Published December 26, 2012
Everyone thinks they’re a comedian. Or, at least, they do behind the ranks in Saigon, Vietnam in the 1987 film “Good Morning, Vietnam.” Adrian Cronauer (played by a 36-year-old Robin Williams) is flown in from the Isle of Crete, to be a radio DJ and provide a much-needed morale boost for the American troops. But there’s a war at the radio station when Adrian’s quips fail to make some of his superiors laugh. Things get political when Adrian learns hard lessons about whose side he’s really on during the Vietnam War. It’s been 25 years since this bunch of wisecracks teamed up for “Good Morning, Vietnam” and our friends at Snakkle.com find out where they are now.
PHOTOS: See all the pics of 'Good Morning, Vietnam’ – Where Are They Now 25 Years Later
Robin Williams as Adrian Cronauer
Adrian Conauer, a goofball DJ, flies to Saigon, Vietnam to host the Armed Forces Radio Show. While his superiors Second Lieutenant Steven Hauk and Sergeant Major Phillip Dickerson go by the book, Adrian can’t help but cross the line on the air for the sake of comedy. His trademark greeting “Gooooood Morning, Vietnam!” and unusual take on the news may lift soldiers’ spirits, but also puts him in the line of fire, figuratively and literally.
Robin Williams NOW
Already a popular comedian on stage, TV and film, Robin Williams’ lead performance in “Good Morning Vietnam” did not go unnoticed by critics and he was nominated for an Academy Award. While he didn’t win that year, he went on to win an Oscar in 1998 for Best Supporting Actor in “Good Will Hunting.” Williams impressed audiences with unusual roles, like in his 2002 thriller “One Hour Photo,” and kept people laughing with roles like the genie in “Aladdin” (1992) or “Night at the Museum” (2006). As co-founder of the Windfall Foundation, Williams now spends much of his time devoted to charity work, some comedy-related and some that is not.
Forest Whitaker as Edward Garlick
Private First Class Edward Montesquieu Garlick is the first person to greet Adrian in Saigon, he also happens to be the radio assistant. Edward is young and as yet unaffected by the stern demeanors of his superiors. He tries to look out for Adrian, especially when Adrian starts slipping censored news items over the air. “Oh Edward, don’t you ever do anything not by the book?” “Not when it gets me in trouble…” Ever a fan, of the comic, his last favor to him when Edward takes over the show is a recording of Adrian saying “Goooooooodbye, Vietnam!”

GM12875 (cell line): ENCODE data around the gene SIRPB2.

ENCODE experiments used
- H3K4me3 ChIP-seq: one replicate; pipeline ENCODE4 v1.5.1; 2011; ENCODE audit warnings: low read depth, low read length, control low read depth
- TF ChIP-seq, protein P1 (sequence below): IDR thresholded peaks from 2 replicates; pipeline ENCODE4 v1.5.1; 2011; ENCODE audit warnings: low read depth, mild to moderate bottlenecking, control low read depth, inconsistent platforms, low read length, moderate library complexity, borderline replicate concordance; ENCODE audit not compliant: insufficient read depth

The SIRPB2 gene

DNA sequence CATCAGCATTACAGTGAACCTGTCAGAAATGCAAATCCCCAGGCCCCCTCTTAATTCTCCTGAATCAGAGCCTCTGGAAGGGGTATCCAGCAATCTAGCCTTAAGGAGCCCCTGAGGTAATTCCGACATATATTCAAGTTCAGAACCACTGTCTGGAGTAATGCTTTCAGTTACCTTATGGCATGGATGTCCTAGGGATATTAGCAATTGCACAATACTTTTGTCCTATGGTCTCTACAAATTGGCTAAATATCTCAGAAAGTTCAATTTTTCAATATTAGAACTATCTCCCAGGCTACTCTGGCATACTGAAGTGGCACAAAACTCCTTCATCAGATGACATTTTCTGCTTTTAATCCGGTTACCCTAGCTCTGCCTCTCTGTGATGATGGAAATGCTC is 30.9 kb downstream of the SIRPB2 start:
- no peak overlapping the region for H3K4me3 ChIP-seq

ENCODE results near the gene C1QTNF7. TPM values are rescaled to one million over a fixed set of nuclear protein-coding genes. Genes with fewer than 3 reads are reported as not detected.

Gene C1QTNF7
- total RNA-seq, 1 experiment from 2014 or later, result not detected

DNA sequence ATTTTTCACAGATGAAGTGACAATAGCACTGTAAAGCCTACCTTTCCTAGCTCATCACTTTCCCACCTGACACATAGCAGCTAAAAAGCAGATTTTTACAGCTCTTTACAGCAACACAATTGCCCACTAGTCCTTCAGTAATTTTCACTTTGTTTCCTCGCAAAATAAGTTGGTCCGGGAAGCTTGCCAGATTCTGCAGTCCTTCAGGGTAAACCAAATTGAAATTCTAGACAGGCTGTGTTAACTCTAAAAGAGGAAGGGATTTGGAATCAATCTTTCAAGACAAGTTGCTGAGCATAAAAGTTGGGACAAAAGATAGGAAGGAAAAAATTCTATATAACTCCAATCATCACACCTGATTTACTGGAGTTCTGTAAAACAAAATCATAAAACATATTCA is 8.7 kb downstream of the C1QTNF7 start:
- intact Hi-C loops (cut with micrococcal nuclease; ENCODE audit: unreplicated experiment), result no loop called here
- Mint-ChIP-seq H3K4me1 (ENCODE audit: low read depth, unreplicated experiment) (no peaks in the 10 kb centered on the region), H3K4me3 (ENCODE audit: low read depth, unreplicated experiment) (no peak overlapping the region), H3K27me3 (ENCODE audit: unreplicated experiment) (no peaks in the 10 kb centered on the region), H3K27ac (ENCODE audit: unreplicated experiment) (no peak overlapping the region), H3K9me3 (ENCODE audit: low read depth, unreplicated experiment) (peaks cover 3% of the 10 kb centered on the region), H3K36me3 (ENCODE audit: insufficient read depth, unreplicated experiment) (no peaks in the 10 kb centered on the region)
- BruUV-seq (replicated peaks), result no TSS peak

Forest Whitaker NOW
After “Good Morning, Vietnam,” the multitalented and creative actor, director and producer played a captive British soldier in “The Crying Game” (1992), which proved Whitaker could be a powerful presence on the screen. After some compelling supporting performances, his role in “The Last King of Scotland” (2006) as dictator Idi Amin won him an Academy Award for Best Actor. In 2012, Whitaker married the actress Keisha Nash (who he met while filming “Blow Away” in 1994) and they have four children: Ocean, Autumn, Sonnet and True. Talk about being creative!
Bruno Kirby as Steven Hauk
“That is not what we program, here!” Lieutenant Steven Hauk means well, he thinks he’s a funny, politically correct guy. He even has two jokes that “Reader’s Digest” might publish. But when Adrian waltzes onto the show, Hauk’s failed attempts at comedy fall flat compared to Adrian’s more natural gags. In fact, when Hauk takes over during Adrian’s suspension, servicemen listeners practically boycott the show in order to get Adrian back on the air. Poor Hauk, if Adrian hadn’t showed up, they wouldn’t have known what they’d been missing.
Perhaps best remembered as Pete Clemenza in “The Godfather Part II,” Bruno Kirby’s non-intended comedic performance in “Good Morning Vietnam” made him ideal for the role of Jess in “When Harry Met Sally…” (1989), best friend to Harry Burns played by comedian Billy Crystal. He and Billy teamed up again in 1991 for the cult classic “City Slickers.” In 2003, Kirby married the actress Lynn Sellers, but he sadly passed away in 2006 due to Leukemia-related illness.